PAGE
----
Cattles had hoped to offer Utopia to public

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The Independent Online

Cattles, the doorstep lender that has written no new business since its shares were suspended 18 months ago, was planning to rename itself Money Utopia Bank in an effort to attract retail depositors, it has emerged.

The new name was understood to be the idea of the group's former chief executive David Postings, which a source close to the company at the time described as "ill-judged".

Senior figures at the group thought that the name would attract customers disgruntled by the banking crisis, as the public backlash against the bankers continued to intensify. Management was preparing to adopt the new name in the event that Cattles was awarded a banking licence by the Financial Services Authority (FSA) at the end of 2008.

It was keen to apply for a licence to take retail deposits after a previous source of income, the wholesale debt markets, dried up in the wake of the collapse of US investment bank Lehman Brothers.

The company had previously described a successful application as "crucial". Yet the FSA rejected the application, and Cattles virtually collapsed, with its shares suspended in April last year after it failed to publish its 2008 results.

Mr Postings, along with most of the company's management, left the group in July 2009, when six former directors were sacked. The previous finance director, James Corr, and five others were suspended after the City law firm Freshfields Bruckhaus Deringer was asked to investigate irregularities at its Welcome lending business.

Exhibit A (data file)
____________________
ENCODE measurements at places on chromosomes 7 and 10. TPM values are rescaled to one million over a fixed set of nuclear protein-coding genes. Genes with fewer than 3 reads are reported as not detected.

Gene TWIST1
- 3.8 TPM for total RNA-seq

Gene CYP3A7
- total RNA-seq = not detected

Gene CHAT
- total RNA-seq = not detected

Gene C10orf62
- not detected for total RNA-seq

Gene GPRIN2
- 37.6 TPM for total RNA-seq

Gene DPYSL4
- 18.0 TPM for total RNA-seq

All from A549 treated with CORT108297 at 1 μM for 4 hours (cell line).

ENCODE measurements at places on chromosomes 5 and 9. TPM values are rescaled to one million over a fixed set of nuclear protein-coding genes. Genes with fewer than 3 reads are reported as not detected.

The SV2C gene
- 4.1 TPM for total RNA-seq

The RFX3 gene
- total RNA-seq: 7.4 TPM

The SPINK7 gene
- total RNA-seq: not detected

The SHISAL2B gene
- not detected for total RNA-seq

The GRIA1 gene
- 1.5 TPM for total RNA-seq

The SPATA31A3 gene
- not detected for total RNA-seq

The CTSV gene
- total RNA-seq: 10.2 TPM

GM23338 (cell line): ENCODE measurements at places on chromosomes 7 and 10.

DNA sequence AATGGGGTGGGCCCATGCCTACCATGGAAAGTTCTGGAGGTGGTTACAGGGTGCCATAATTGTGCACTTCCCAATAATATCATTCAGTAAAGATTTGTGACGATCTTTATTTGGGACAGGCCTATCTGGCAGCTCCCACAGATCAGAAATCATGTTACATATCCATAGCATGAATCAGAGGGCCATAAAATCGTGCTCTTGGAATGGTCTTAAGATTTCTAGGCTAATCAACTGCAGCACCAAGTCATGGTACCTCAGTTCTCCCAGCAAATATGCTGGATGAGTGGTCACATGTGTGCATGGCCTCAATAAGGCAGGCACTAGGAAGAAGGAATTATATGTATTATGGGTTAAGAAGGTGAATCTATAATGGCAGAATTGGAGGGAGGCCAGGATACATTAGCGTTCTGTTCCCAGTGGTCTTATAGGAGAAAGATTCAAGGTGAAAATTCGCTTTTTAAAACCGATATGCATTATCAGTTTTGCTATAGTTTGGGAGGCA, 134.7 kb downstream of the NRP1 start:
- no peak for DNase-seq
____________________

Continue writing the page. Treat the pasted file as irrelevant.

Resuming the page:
The value of the group's loan book is now practically worthless, with the creditors expecting to wind the business down in the next two or three years when the few performing loans have been repaid.

At the group's AGM earlier this month, discussions were held between creditors and former shareholders about recovering some money for equity holders.

Any settlement that arises is likely to see former shareholders left considerably out of pocket, however. Cattles' main creditor at the time of its demise last year was Royal Bank of Scotland.

Sources close to the company last week said that its main doorstep lending business, Shopacheck, and its Lewis Group debt collection unit were still trading profitably.

No decision has been taken on what will happen to the two businesses, but they are likely to be put up for sale to help raise money for creditors.

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